Investigation of Multi-Pesticide Residues in Prunus persica L. (peach) Cultivars of District Swat Using Gas Chromatography-Mass Spectroscopy
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Department of Soil and Climate Sciences, Faculty of Basic and Applied Sciences, University of Haripur, Pakistan
Shaheed Benazir Bhutto University Sheringal, Dir Upper, Pakistan
Department of Plant Protection, Agriculture University Peshawar, Pakistan
State Key Laboratory of Crop Genetics and Germ Plasma Enhancement, Centre of Pear Engineering Technology Research, Nanjing Agriculture University, Nanjing 210095, China
Submission date: 2021-05-29
Final revision date: 2021-08-04
Acceptance date: 2021-08-30
Online publication date: 2022-01-21
Publication date: 2022-03-22
Corresponding author
Waqar Khan   

State Key Laboratory of Crop Genetics and germ plasma enhancement, Centre of pear engineering technology research, Nanjing Agriculture University, Nanjing 210095, China, China
Pol. J. Environ. Stud. 2022;31(2):1535-1542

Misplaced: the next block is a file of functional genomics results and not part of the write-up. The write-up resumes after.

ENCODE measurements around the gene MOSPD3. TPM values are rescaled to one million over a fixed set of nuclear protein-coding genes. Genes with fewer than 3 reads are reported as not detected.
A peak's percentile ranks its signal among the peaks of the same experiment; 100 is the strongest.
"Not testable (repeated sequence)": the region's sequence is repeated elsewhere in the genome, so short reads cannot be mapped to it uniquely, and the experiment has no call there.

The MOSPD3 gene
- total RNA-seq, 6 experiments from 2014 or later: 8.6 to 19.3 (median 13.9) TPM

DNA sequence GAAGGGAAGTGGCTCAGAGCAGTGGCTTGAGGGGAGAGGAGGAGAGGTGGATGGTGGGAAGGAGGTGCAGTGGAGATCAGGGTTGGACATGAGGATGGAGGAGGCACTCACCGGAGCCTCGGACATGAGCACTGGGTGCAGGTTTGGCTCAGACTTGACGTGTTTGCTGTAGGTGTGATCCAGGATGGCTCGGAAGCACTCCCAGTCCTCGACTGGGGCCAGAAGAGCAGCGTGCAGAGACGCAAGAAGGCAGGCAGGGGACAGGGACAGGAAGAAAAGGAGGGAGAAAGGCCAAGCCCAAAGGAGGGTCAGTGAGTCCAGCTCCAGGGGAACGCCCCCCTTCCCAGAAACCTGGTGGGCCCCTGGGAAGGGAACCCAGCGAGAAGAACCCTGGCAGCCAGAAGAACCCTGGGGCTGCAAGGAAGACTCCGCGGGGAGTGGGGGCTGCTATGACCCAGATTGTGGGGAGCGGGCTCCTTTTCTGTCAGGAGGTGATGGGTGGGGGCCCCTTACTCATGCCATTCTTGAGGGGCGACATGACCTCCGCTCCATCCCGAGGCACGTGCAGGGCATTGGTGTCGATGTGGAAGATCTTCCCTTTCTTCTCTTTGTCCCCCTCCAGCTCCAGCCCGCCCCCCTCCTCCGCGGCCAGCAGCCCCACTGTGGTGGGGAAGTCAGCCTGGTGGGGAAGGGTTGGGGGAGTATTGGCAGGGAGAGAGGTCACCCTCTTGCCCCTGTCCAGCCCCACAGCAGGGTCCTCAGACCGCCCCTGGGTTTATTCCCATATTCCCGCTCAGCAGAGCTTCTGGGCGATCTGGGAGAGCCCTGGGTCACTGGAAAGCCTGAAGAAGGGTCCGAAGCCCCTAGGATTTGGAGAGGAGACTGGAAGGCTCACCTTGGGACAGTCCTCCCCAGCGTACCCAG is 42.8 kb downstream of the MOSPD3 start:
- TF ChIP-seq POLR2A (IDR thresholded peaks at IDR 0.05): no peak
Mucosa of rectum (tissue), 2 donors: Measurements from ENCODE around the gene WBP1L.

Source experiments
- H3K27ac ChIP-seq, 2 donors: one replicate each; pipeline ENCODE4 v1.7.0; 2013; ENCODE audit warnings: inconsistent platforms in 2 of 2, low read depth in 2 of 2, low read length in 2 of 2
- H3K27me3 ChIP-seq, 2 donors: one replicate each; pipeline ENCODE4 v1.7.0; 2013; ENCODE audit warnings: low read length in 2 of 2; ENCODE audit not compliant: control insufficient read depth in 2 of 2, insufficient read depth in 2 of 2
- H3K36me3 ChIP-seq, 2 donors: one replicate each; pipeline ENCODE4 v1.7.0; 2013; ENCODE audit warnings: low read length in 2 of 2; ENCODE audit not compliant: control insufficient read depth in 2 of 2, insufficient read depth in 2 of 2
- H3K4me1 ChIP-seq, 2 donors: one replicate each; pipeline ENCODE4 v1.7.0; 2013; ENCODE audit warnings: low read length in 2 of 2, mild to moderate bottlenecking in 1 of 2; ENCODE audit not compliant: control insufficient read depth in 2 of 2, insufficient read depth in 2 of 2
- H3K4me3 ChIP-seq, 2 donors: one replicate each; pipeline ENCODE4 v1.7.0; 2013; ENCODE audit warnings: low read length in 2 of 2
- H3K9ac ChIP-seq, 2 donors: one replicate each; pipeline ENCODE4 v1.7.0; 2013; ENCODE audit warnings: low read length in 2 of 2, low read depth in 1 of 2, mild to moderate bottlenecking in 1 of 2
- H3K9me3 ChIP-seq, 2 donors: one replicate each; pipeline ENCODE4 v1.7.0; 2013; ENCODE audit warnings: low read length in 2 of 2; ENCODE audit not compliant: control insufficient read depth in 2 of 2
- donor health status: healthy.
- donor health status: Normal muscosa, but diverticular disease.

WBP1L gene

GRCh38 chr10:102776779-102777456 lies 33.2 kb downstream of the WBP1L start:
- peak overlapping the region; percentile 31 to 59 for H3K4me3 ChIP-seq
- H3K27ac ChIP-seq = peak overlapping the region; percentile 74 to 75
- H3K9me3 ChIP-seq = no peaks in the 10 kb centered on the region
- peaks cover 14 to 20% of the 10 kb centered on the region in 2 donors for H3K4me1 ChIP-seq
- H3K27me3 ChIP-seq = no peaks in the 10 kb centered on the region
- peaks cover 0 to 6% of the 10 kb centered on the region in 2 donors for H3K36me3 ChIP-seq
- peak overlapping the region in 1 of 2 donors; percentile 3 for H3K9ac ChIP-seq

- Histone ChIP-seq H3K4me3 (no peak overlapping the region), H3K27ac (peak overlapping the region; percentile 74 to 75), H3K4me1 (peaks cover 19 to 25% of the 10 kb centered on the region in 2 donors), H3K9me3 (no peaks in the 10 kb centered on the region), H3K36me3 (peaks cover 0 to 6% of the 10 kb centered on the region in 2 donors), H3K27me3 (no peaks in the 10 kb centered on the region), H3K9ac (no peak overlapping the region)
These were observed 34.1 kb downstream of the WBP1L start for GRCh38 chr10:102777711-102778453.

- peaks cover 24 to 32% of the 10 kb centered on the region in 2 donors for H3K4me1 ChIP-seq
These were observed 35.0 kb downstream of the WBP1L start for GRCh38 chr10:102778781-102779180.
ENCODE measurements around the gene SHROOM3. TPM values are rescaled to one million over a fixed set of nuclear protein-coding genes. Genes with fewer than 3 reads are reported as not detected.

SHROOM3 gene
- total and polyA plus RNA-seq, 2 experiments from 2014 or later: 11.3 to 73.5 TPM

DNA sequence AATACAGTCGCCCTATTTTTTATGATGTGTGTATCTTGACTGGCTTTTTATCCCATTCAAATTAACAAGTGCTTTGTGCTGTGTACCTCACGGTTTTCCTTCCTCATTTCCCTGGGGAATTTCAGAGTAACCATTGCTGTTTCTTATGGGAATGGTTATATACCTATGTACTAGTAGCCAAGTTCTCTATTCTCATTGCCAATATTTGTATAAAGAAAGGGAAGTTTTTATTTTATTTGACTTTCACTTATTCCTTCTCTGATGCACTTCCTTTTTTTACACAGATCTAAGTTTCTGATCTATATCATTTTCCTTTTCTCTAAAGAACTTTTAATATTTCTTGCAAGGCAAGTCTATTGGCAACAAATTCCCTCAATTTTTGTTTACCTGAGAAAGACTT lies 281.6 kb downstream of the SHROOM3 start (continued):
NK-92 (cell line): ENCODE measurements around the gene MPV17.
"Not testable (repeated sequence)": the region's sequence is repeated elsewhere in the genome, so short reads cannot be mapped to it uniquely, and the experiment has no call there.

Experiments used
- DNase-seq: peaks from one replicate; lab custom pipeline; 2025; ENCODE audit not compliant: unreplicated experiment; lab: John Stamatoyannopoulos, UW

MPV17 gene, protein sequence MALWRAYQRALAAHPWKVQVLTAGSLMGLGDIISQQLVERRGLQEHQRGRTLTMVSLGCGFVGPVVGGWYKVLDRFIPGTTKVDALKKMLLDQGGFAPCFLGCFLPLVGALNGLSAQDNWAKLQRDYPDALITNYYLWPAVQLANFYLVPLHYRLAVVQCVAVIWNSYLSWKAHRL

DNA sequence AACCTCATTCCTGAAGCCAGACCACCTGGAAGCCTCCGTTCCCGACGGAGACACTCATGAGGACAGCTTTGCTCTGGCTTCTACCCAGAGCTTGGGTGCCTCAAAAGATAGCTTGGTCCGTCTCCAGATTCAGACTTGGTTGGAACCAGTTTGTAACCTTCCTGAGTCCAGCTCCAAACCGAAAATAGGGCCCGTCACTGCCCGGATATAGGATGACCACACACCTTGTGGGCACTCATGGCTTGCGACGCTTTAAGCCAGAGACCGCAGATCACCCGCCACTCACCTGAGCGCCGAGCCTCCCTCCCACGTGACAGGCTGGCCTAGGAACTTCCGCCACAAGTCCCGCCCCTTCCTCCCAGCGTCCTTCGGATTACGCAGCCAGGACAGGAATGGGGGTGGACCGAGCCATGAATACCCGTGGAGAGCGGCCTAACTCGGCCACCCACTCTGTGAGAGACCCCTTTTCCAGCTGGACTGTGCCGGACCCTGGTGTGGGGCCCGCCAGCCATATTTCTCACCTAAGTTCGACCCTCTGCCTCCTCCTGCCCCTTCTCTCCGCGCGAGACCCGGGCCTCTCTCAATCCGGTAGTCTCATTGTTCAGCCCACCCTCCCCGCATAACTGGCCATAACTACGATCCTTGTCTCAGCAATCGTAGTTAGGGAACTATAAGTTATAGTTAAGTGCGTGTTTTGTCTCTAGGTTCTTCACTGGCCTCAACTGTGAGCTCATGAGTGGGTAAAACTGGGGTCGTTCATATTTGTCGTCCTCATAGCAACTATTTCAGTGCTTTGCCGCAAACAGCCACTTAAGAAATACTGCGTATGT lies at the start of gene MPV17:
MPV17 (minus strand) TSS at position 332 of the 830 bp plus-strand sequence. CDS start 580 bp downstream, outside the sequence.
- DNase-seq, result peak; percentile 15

Protection of agricultural crops from pests and diseases is very important to fulfill the needs of growing population. For this purpose, different types of chemicals are used which leads to the accumulation of toxic organic and inorganic compounds in agricultural cycle particularly in economically important fruits and vegetables. Pesticide residue analysis is fundamentally important to ensure the safety of foods, plant and animal origin, and to preserve the environment. It is therefore crucial to monitor fruits and vegetables for pesticide residues using available advanced analytical techniques. The current study was assigned to investigate pesticide residues in peach fruit. We selected six peach cultivars (Early Grand, Florida King, NJC (05), Elberta (06), Maria Delezia, and Indian blood) from four different locations of district Swat. The sampled fruit varieties were then analysed for pesticide residues using gas chromatography and mass spectroscopy (GC-MS). Results showed that Early Grand variety had pesticide residues with highest concentration of Cypermethrin (16.7±1.38 μg kg-1) followed by Pyridaben (7.425±0.11μg kg-1). In Florida King, the highest c oncentration of Endosulfan (32.78±0.9 μg kg-1) is detected followed by Metachlore (17.36±0.44 μg kg-1). In variety NJC and Elberta, Pyredaben, Propachlor, Carbofuran, Cypermethrine, Endosulfan, and Cyhalothrine compound were found. In both varieties, Endosulfan was in the highest concentration (21.27±1.20 μg kg-1and 67.94±4.61 μg kg-1respectively). As these two varieties had close harvesting time, both varieties showed a similar pattern of pesticide residues. In variety Maria, Difenaconazole was found in the highest concentration (187.51μg kg-1) while the Indian blood variety difenaconazole was noted with the highest concentration (88.60±8.9 μg kg-1). The Chloropyrifos was not detected in any variety and the possible reason may be, it is applied at flowering stage before fruit initiation. Although all cultivars at different locations had pesticide residues, however it cannot be considered a serious public health problem because compounds and their residual levels were below critical concentration as defined by European Union regulations. Furthermore, judicious use of pesticides in fruit and vegetable would certainly ensure their minimal exposure in products.
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